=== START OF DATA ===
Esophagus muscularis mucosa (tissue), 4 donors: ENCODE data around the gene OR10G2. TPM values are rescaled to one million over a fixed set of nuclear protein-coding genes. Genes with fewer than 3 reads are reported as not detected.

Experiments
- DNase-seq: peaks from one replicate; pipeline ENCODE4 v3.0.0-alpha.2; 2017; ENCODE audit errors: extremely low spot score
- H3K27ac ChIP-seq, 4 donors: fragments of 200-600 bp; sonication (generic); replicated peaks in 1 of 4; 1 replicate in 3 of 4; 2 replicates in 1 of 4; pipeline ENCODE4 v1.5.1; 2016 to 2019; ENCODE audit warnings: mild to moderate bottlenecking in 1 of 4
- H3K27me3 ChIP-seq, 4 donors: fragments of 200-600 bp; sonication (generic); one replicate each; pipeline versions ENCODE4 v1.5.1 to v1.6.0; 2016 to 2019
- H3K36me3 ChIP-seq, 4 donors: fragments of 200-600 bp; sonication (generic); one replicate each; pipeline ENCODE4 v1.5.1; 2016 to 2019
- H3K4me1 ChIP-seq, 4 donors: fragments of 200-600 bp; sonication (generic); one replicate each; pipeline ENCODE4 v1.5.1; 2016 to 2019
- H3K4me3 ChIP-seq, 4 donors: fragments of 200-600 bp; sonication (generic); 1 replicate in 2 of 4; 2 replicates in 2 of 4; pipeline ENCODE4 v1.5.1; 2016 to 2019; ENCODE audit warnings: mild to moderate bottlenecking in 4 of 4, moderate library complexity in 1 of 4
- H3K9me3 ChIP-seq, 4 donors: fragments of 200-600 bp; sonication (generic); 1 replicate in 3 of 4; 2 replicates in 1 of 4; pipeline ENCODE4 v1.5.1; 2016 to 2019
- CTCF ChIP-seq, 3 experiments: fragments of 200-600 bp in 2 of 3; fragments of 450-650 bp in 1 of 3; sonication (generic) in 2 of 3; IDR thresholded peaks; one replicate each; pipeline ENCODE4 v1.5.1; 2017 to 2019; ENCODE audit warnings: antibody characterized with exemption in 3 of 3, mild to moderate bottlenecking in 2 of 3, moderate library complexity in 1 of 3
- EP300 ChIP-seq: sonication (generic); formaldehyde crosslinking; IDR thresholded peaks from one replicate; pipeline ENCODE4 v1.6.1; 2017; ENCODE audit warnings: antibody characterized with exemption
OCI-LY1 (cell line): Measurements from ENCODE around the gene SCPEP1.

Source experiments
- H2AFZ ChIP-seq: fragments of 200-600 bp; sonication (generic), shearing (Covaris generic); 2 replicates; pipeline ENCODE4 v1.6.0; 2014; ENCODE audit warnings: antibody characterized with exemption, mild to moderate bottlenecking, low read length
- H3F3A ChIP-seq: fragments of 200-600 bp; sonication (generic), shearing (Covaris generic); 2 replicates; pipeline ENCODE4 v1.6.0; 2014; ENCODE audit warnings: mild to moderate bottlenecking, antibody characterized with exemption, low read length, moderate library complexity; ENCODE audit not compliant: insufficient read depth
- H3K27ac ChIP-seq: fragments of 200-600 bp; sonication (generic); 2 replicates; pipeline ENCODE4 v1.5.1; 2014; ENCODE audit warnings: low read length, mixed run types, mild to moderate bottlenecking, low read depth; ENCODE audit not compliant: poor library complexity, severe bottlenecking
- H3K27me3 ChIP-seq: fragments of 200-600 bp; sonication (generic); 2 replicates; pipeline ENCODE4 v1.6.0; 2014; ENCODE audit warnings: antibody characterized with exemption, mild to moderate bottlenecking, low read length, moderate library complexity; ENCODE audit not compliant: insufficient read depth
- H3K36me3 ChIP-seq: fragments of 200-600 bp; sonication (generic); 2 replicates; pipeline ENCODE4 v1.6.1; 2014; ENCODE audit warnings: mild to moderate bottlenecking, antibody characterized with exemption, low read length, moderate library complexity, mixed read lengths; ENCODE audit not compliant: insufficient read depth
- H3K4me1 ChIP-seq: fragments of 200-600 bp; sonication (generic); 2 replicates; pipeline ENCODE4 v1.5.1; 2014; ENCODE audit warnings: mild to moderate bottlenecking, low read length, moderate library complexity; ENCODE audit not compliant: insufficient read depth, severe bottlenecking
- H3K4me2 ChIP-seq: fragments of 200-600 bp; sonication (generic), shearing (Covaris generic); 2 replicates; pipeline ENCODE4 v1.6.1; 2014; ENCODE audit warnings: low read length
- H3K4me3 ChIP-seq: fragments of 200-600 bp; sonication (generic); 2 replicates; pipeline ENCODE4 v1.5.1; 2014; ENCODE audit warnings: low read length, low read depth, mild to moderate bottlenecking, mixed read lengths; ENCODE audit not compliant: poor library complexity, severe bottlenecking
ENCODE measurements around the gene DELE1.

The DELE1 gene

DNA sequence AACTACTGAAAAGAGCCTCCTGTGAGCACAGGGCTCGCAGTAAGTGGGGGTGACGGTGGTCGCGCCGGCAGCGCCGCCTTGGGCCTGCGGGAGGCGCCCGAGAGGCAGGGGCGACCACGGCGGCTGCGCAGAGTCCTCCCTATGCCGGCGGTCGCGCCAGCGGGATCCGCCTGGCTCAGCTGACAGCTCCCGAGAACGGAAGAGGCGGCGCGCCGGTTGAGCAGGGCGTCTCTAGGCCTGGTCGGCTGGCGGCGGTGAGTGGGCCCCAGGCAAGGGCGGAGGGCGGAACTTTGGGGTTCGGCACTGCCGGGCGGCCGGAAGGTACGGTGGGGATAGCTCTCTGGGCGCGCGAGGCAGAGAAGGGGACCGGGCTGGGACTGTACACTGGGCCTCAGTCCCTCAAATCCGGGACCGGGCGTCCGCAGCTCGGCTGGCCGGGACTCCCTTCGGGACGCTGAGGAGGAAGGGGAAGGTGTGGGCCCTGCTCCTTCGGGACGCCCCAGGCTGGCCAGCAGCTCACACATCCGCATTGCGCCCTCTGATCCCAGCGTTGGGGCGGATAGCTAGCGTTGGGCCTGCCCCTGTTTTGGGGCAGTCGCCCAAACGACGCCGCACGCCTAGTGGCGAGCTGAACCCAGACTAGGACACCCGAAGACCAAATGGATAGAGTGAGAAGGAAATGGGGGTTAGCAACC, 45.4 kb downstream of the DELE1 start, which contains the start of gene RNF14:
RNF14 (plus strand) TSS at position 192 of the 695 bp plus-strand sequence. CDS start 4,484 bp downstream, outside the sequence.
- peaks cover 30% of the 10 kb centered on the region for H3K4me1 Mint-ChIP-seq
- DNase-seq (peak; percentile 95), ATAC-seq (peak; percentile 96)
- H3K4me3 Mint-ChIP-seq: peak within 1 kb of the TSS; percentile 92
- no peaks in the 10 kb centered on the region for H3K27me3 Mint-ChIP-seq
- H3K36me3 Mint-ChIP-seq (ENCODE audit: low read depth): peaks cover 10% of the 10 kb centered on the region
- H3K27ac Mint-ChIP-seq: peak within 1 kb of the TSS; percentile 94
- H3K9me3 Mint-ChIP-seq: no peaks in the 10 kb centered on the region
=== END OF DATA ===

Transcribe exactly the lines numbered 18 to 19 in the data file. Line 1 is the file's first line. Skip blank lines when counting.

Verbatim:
- H3K36me3 ChIP-seq: fragments of 200-600 bp; sonication (generic); 2 replicates; pipeline ENCODE4 v1.6.1; 2014; ENCODE audit warnings: mild to moderate bottlenecking, antibody characterized with exemption, low read length, moderate library complexity, mixed read lengths; ENCODE audit not compliant: insufficient read depth
- H3K4me1 ChIP-seq: fragments of 200-600 bp; sonication (generic); 2 replicates; pipeline ENCODE4 v1.5.1; 2014; ENCODE audit warnings: mild to moderate bottlenecking, low read length, moderate library complexity; ENCODE audit not compliant: insufficient read depth, severe bottlenecking